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Supreme Court of Texas
February 24, 2021, Argued; June 25, 2021, Opinion Delivered
[*82] On Petition for Writ of Mandamus
Facebook seeks writs of mandamus directing the dismissal of three lawsuits pending against it in district court. The [*83] plaintiffs in all three cases allege they were victims of sex trafficking who became entangled with their abusers through Facebook. They assert claims for negligence, negligent undertaking, gross negligence, and products liability based on Facebook's alleged failure to warn of, or take adequate measures to prevent, sex trafficking on its internet platforms. They also assert claims under a Texas statute creating a civil cause of action against those who intentionally or knowingly benefit from participation in a sex-trafficking venture. See Tex. Civ. Prac. & Rem. Code § 98.002.
In all three lawsuits, Facebook moved to dismiss all claims against it as barred by section 230 of the federal "Communications Decency Act" ("CDA"), which provides that [**4] "[n]o cause of action may be brought and no liability may be imposed under any State or local law that is inconsistent with this section." 47 U.S.C. § 230(e)(3). Facebook contends that all the plaintiffs' claims are "inconsistent with" section 230(c)(1), which says that "[n]o provider or user of an interactive computer service shall be treated as the publisher or speaker of any information provided by another information content provider."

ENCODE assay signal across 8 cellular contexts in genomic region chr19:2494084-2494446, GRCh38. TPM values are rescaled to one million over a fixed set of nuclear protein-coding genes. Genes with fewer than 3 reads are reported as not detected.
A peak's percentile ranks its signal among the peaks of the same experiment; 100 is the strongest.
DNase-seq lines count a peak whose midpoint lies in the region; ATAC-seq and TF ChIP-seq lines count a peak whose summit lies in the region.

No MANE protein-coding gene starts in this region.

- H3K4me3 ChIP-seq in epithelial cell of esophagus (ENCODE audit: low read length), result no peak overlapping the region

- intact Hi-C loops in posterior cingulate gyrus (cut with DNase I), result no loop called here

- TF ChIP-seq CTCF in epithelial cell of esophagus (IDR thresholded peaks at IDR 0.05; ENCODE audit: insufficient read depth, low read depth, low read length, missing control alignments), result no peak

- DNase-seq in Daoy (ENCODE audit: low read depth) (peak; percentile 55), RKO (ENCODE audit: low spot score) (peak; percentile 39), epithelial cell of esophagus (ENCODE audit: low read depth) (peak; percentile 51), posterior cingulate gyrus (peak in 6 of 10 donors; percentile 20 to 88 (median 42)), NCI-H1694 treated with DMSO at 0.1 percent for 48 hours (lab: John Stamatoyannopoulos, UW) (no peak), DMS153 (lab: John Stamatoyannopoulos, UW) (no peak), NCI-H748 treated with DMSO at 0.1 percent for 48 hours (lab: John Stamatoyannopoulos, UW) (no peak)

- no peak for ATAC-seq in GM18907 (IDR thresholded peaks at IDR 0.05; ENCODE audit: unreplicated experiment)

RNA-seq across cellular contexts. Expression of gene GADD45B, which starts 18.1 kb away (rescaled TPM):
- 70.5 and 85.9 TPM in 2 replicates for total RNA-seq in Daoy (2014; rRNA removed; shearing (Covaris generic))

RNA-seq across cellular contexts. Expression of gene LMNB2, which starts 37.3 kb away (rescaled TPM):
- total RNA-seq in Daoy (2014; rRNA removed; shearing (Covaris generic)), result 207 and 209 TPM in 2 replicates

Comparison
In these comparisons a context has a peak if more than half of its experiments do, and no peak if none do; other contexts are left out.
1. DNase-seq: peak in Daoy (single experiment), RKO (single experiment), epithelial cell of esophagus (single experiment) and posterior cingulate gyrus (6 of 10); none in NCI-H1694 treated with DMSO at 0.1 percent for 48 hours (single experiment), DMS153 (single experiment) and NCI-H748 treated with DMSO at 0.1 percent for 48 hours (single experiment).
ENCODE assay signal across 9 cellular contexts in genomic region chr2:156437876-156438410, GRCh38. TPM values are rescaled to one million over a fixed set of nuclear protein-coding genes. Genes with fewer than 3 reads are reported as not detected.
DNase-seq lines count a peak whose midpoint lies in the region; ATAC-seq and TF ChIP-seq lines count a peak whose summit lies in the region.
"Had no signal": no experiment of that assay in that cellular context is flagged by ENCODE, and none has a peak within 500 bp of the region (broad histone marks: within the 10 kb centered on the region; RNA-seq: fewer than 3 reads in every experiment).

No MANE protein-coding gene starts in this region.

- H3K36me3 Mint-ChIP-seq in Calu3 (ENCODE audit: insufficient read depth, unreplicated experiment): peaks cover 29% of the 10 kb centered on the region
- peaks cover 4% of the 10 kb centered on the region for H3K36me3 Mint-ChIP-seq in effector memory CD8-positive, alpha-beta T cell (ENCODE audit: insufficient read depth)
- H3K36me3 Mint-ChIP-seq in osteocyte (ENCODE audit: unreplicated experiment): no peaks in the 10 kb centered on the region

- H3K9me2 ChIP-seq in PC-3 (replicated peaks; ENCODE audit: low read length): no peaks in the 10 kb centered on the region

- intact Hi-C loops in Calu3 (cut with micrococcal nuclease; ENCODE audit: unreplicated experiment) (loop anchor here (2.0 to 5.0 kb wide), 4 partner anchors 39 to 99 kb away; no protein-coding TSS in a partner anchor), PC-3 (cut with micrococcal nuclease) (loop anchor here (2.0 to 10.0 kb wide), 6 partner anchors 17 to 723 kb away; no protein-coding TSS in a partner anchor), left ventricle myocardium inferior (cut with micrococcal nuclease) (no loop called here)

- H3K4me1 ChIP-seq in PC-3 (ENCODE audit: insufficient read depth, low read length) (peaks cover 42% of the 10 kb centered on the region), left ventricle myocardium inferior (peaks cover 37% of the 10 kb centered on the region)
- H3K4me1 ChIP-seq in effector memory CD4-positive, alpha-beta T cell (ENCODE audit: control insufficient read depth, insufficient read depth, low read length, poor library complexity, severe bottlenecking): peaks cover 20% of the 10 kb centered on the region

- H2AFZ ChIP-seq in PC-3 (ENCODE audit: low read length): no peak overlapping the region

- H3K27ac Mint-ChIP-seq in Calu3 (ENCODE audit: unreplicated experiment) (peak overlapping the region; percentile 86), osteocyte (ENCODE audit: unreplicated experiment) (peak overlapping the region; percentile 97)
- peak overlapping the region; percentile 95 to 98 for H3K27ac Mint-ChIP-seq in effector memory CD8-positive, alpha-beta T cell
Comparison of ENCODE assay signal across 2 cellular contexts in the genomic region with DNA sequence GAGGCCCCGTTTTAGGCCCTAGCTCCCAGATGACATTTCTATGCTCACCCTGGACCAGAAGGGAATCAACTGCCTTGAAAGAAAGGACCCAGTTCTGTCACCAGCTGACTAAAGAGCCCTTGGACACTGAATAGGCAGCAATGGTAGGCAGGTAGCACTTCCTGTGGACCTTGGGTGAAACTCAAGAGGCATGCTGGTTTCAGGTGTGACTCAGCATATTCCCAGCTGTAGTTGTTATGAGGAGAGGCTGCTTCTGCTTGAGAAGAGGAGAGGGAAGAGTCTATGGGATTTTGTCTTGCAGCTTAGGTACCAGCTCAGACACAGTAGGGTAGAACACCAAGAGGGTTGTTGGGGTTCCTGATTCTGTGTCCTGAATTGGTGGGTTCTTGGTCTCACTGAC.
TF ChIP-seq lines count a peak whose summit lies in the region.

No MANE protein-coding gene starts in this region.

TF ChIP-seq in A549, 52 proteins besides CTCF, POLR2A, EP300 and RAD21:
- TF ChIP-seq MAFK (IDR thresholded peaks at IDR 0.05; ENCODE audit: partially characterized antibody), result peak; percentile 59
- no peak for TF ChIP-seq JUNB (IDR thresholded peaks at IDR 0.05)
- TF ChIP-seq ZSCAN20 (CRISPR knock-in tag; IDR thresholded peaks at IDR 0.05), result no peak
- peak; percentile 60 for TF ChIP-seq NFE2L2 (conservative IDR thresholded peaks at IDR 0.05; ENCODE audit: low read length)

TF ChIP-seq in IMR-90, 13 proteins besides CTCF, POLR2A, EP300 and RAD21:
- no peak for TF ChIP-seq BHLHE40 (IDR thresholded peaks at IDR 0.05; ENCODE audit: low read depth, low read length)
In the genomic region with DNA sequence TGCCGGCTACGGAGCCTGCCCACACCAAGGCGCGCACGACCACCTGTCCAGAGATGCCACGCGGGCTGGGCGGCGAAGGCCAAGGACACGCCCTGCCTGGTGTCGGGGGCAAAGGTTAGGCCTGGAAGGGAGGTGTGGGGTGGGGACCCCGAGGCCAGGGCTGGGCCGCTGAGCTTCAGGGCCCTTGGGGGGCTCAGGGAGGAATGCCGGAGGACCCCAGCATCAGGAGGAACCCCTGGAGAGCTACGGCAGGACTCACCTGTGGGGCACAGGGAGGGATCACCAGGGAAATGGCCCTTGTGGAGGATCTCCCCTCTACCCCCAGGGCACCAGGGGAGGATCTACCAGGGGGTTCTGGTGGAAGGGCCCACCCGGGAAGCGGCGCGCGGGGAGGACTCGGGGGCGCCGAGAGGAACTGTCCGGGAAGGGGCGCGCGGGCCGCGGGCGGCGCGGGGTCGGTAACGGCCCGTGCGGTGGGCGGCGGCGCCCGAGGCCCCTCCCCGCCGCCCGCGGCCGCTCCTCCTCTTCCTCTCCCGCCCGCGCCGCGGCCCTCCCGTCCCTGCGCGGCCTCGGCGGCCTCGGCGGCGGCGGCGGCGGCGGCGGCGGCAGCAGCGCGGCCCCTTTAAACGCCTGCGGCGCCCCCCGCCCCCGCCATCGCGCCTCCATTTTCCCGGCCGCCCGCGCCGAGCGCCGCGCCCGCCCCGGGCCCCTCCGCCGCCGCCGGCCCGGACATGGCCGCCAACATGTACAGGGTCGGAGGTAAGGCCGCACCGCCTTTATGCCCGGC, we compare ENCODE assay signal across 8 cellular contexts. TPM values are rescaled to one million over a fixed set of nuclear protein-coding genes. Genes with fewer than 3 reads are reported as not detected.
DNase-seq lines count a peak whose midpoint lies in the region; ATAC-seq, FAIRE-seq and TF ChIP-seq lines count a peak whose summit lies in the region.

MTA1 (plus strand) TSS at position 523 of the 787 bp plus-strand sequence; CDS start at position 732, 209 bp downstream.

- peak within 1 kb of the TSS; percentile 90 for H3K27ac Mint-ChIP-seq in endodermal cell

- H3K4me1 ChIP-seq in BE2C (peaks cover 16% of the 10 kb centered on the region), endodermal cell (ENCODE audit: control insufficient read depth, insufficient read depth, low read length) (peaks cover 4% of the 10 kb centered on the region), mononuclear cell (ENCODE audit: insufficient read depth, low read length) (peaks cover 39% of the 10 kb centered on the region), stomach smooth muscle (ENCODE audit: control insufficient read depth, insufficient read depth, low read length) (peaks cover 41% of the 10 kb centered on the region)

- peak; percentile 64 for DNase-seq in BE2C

For the reasons explained below, we deny mandamus relief in part and grant it in part. The plaintiffs' statutory human-trafficking claims may proceed, but their common-law claims for negligence, gross negligence, negligent undertaking, and products liability must be dismissed.
We do not understand section 230 to "create a lawless no-man's-land on the Internet" in which states are powerless to impose liability on websites that knowingly or intentionally participate in the evil of online human trafficking. Fair Hous. Council v. Roommates.Com, LLC, 521 F.3d 1157, 1164 (9th Cir. 2008) (en banc). Holding internet platforms accountable for the words or actions of their users is one thing, and the federal precedent uniformly dictates that section 230 does not allow it. Holding internet platforms accountable for their own misdeeds is quite another thing. This is particularly the case for human [**5] trafficking. Congress recently amended section 230 to indicate that civil liability may be imposed on websites that violate state and federal human-trafficking laws. See Allow States and Victims to Fight Online Sex Trafficking Act ("FOSTA"), Pub. L. No. 115-164, 132 Stat. 1253 (2018). Section 230, as amended, does not withdraw from the states the authority to protect their citizens from internet companies whose own actions—as opposed to those of their users—amount to knowing or intentional participation in human trafficking.
Full case includes Shepard's, Headnotes, Legal Analytics from Lex Machina, and more.
625 S.W.3d 80 *; 2021 Tex. LEXIS 640 **; 64 Tex. Sup. J. 1577
IN RE FACEBOOK, INC. AND FACEBOOK, INC. D/B/A INSTAGRAM, RELATORS
Subsequent History: Petition for certiorari filed at, 09/23/2021
Prior History: [**1] From Harris County, 334th District Court. 2018-69816; 2018-82214; 2019-16262. Honorable Steven E. Kirkland.
In re Facebook, Inc., 2020 Tex. App. LEXIS 1430, 2020 WL 830686 (Tex. App. Houston 14th Dist., Feb. 20, 2020)
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